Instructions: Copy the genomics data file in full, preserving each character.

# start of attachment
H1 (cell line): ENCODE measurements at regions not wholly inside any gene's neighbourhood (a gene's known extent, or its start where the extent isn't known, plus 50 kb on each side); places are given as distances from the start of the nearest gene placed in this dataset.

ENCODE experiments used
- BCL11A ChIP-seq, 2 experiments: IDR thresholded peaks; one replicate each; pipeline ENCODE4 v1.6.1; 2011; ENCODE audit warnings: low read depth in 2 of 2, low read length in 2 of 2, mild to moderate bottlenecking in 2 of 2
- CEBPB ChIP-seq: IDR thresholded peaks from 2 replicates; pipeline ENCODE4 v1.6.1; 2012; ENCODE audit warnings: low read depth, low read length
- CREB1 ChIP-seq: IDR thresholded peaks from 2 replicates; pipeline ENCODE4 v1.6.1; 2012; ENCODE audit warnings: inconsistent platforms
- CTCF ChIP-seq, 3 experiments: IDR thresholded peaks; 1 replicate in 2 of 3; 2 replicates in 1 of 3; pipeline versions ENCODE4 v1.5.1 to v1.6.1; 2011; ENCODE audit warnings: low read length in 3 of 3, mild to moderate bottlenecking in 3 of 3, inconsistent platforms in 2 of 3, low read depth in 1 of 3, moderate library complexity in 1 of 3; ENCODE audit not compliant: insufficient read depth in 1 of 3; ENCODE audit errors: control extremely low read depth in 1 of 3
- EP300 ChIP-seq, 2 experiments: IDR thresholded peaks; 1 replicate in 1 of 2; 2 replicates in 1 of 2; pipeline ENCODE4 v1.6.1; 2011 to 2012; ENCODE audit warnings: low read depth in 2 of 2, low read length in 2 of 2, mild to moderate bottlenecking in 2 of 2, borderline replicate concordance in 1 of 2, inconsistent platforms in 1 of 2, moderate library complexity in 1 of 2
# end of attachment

H1 (cell line): ENCODE measurements at regions not wholly inside any gene's neighbourhood (a gene's known extent, or its start where the extent isn't known, plus 50 kb on each side); places are given as distances from the start of the nearest gene placed in this dataset.

ENCODE experiments used
- BCL11A ChIP-seq, 2 experiments: IDR thresholded peaks; one replicate each; pipeline ENCODE4 v1.6.1; 2011; ENCODE audit warnings: low read depth in 2 of 2, low read length in 2 of 2, mild to moderate bottlenecking in 2 of 2
- CEBPB ChIP-seq: IDR thresholded peaks from 2 replicates; pipeline ENCODE4 v1.6.1; 2012; ENCODE audit warnings: low read depth, low read length
- CREB1 ChIP-seq: IDR thresholded peaks from 2 replicates; pipeline ENCODE4 v1.6.1; 2012; ENCODE audit warnings: inconsistent platforms
- CTCF ChIP-seq, 3 experiments: IDR thresholded peaks; 1 replicate in 2 of 3; 2 replicates in 1 of 3; pipeline versions ENCODE4 v1.5.1 to v1.6.1; 2011; ENCODE audit warnings: low read length in 3 of 3, mild to moderate bottlenecking in 3 of 3, inconsistent platforms in 2 of 3, low read depth in 1 of 3, moderate library complexity in 1 of 3; ENCODE audit not compliant: insufficient read depth in 1 of 3; ENCODE audit errors: control extremely low read depth in 1 of 3
- EP300 ChIP-seq, 2 experiments: IDR thresholded peaks; 1 replicate in 1 of 2; 2 replicates in 1 of 2; pipeline ENCODE4 v1.6.1; 2011 to 2012; ENCODE audit warnings: low read depth in 2 of 2, low read length in 2 of 2, mild to moderate bottlenecking in 2 of 2, borderline replicate concordance in 1 of 2, inconsistent platforms in 1 of 2, moderate library complexity in 1 of 2